Tractionists believe in Municipal Darwinism. They believe that only the strong should survive and the weak are theirs for the taking. They live in mechanical cities, nomadic machines that are ever-moving, and ever-consuming the cities that are smaller and weaker. When they devour smaller cities, those cities are scoured for parts and resources, and their people become enslaved. It is a ruthless, merciless, existence. Municipal Darwinists believe that, to live on the ground, the actual earth, is primitive, inferior, and backward. They believe that finding Old Tech from before the 60 Minute War is the path to power. Domination is all they understand.
The Anti-Tractionists live on the Earth. Many of them use air travel to get about. They believe that Municipal Darwinism will lead to extinction- a world completely devoid of resources. Most of the Anti-Tractionists live behind an impenetrable wall in beautiful cities, far from the reach of Predator Cities. They fight against Municipal Darwinism through an army called the Anti-Traction League.
In The Mortal Engines, Book 1 of The Predator (or Hungry) Cities Quintet (or Chronicles), we are introduced to characters from both sides of the Traction debate. Katherine is the daughter of the Head Historian from the Predator City of London. Her father, Valentine, is a Municipal Darwinist of the highest degree. She is raised with wealth and privilege. Hester Shaw is an orphan from an Anti-Tractionist family that lived on Oak Island. Her parents were murdered in front of her and their killer left a terrible scar across Hester's entire face. She has lived in poverty, seeking revenge, for most of her life. Tom is also an orphan. His parents were flattened in a freak accident. He is an apprentice to the Guild of Historians in London. He has been raised to think that Municipal Darwinism is the one true way.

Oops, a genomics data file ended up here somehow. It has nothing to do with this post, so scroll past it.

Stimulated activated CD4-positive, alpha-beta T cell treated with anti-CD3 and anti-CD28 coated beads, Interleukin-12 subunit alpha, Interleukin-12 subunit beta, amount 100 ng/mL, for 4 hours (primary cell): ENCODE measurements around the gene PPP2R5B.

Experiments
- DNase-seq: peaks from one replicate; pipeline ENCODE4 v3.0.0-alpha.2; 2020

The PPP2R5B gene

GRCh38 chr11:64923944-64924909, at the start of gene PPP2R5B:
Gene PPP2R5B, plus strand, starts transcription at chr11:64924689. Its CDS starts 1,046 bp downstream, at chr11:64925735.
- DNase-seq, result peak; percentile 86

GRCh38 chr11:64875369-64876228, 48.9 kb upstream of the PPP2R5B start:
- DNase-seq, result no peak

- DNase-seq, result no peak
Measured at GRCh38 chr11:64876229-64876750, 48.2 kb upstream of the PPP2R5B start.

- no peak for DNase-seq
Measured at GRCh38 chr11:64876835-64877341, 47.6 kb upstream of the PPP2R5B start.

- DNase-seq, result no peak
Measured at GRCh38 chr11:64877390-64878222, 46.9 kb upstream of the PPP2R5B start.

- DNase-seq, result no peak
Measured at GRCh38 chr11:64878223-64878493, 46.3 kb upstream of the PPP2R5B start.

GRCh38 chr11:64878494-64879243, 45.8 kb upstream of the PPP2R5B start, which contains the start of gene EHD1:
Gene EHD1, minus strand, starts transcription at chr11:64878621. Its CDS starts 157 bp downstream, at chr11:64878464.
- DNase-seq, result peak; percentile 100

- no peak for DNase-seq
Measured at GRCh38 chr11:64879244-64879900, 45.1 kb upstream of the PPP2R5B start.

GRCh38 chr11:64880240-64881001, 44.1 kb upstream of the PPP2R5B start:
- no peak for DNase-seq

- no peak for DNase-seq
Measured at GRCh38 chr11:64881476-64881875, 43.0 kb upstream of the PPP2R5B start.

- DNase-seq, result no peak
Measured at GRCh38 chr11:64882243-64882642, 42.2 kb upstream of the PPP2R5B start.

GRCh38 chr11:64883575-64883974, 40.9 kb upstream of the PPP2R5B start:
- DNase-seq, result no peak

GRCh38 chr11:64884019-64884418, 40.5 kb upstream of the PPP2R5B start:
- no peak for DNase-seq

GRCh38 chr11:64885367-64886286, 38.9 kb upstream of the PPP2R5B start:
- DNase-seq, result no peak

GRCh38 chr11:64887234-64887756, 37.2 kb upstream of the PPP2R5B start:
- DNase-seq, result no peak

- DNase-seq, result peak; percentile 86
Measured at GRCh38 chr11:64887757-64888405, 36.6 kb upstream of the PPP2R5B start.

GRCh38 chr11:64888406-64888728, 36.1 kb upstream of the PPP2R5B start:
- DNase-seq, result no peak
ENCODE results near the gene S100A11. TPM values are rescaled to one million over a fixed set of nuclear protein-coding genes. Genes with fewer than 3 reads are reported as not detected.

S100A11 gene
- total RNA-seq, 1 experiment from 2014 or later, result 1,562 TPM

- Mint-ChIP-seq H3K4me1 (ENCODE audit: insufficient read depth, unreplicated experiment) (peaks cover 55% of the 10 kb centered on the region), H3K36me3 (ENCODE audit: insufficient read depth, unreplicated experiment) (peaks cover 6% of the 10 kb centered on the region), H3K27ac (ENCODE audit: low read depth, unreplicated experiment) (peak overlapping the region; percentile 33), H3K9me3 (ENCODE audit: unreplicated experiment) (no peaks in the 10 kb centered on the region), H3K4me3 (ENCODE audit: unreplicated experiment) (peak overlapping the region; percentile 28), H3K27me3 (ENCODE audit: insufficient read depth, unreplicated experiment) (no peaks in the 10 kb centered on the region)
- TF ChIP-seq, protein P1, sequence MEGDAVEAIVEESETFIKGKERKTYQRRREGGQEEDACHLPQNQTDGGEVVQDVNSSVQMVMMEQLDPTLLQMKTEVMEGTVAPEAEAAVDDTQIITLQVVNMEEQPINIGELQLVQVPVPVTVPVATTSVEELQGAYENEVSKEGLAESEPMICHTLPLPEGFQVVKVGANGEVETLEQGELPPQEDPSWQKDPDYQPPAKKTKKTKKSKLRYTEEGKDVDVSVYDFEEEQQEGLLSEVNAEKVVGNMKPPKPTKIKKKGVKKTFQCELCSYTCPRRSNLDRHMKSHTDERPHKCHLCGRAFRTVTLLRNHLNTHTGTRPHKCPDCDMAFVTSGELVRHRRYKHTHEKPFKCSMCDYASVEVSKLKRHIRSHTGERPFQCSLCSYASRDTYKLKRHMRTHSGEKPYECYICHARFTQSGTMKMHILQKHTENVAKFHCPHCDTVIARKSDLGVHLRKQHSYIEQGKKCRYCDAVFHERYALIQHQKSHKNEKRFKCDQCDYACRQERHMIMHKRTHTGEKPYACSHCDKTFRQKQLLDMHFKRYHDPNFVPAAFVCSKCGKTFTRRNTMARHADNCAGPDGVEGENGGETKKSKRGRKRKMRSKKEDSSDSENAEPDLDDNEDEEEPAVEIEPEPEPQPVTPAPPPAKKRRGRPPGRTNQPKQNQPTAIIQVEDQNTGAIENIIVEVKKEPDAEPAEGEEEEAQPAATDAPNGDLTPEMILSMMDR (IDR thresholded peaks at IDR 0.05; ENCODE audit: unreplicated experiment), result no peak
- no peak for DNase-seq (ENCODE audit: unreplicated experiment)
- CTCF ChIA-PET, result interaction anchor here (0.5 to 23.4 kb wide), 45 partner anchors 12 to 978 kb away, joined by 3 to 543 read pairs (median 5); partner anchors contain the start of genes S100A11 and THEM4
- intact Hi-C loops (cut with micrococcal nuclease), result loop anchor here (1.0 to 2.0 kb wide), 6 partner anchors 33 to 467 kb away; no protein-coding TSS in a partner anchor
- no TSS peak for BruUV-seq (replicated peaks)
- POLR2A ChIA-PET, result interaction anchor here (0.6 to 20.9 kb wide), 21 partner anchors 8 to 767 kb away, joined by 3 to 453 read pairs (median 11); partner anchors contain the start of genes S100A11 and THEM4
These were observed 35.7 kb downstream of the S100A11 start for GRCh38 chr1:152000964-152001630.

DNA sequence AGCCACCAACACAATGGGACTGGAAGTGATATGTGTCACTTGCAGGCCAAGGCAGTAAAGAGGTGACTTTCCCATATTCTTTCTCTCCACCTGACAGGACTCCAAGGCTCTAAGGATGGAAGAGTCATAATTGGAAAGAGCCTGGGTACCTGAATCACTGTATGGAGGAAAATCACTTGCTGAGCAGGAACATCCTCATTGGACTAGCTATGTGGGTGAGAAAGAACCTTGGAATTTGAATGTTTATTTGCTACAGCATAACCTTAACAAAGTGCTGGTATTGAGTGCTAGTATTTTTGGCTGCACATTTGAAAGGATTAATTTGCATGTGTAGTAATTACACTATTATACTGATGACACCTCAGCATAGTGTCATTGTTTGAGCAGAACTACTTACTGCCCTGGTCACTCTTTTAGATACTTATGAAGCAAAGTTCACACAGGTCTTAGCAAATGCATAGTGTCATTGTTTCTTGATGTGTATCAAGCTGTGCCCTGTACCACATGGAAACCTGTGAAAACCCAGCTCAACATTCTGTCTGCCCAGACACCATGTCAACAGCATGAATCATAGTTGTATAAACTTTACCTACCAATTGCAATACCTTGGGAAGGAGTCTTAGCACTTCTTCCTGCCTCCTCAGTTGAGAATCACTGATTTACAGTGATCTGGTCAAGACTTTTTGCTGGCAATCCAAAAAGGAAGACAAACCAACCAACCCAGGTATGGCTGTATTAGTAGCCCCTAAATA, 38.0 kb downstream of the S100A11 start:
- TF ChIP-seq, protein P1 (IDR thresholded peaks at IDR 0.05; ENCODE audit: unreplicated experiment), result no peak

Fate brings these teens together, challenging everything they think they know about right and wrong, good and evil, and the way the world should be.
Philip Reeve has created a unique, multi-faceted, engaging universe in his Hungry Cities Chronicles. Peter Jackson has brought this amazing world to the big screen. The Mortal Engines movie will be released in December of 2018. Here is the trailer which can be found on Philip Reeve's website: http://www.philip-reeve.com/
5 out of 5 stars
Read it? Loved it? Read the prequel series, Fever Crumb!